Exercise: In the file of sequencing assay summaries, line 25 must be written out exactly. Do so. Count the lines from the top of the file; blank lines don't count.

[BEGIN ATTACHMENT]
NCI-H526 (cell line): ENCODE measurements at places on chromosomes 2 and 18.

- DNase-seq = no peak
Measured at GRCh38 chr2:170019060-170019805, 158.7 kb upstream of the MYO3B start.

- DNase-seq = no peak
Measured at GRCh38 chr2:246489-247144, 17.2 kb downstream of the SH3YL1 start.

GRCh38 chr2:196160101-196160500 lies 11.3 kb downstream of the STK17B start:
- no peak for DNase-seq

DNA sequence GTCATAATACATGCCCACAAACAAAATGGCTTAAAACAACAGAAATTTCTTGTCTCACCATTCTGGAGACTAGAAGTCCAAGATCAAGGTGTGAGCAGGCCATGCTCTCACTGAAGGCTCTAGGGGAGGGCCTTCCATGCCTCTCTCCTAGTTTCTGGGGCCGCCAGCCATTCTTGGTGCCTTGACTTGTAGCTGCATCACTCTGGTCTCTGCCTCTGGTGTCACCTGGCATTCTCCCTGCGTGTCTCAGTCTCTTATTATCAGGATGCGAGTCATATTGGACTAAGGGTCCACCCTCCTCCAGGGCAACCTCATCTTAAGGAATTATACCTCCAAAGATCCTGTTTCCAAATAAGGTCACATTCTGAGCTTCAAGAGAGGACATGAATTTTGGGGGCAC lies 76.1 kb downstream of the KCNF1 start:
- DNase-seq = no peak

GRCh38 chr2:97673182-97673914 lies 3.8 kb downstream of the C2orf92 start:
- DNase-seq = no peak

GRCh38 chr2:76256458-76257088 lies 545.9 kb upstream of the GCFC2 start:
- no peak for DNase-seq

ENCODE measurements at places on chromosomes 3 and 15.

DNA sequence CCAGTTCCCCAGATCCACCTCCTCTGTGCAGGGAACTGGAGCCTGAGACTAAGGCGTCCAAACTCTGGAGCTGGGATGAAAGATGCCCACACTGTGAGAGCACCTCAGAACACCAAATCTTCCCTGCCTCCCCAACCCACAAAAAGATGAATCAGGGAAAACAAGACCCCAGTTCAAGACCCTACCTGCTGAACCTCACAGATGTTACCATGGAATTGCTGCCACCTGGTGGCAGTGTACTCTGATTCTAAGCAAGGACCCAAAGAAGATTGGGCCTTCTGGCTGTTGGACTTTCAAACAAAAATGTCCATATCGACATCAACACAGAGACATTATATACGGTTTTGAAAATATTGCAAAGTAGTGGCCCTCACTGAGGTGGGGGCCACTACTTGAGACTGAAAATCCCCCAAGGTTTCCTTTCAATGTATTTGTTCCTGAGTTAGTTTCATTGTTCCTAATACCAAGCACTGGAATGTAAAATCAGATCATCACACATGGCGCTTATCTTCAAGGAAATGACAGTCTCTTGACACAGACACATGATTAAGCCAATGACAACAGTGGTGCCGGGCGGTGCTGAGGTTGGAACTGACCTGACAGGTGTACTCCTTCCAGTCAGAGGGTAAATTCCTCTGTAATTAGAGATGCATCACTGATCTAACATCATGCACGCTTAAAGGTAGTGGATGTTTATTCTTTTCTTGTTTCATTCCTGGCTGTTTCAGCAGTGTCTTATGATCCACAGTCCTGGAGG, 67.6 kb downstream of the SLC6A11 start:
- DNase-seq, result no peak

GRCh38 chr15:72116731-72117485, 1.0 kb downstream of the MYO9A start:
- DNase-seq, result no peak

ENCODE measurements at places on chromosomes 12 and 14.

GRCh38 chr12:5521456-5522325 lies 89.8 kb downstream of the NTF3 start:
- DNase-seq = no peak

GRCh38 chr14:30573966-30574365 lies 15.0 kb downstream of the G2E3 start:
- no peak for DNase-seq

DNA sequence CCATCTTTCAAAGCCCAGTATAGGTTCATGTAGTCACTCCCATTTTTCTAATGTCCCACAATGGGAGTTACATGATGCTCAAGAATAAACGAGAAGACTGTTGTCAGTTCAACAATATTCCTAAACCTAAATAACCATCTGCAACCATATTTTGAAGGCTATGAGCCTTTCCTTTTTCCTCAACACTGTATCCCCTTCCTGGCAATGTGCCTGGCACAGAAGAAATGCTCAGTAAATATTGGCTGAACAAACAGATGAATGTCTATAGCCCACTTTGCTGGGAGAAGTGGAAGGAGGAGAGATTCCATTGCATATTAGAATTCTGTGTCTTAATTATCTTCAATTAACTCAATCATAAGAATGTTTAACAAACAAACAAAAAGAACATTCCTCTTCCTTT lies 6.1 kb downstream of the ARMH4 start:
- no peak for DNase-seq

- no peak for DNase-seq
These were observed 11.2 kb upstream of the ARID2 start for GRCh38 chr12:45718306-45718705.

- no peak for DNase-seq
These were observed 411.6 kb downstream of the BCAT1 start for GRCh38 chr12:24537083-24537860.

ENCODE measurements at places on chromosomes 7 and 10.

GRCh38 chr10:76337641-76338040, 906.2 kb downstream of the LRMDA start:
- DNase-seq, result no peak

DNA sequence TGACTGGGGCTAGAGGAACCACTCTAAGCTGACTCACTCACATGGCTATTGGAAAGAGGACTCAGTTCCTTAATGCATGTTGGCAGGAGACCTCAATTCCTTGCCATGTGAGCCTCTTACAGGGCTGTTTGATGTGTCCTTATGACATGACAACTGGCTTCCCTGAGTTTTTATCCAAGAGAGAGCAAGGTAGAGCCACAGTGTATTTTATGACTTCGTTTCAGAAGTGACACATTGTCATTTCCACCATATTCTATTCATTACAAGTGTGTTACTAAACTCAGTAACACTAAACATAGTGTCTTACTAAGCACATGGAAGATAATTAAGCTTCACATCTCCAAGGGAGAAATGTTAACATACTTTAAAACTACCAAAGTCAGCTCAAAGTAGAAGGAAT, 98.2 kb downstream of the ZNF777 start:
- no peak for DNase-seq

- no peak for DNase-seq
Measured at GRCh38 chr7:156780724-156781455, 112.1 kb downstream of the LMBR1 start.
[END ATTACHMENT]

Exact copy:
- no peak for DNase-seq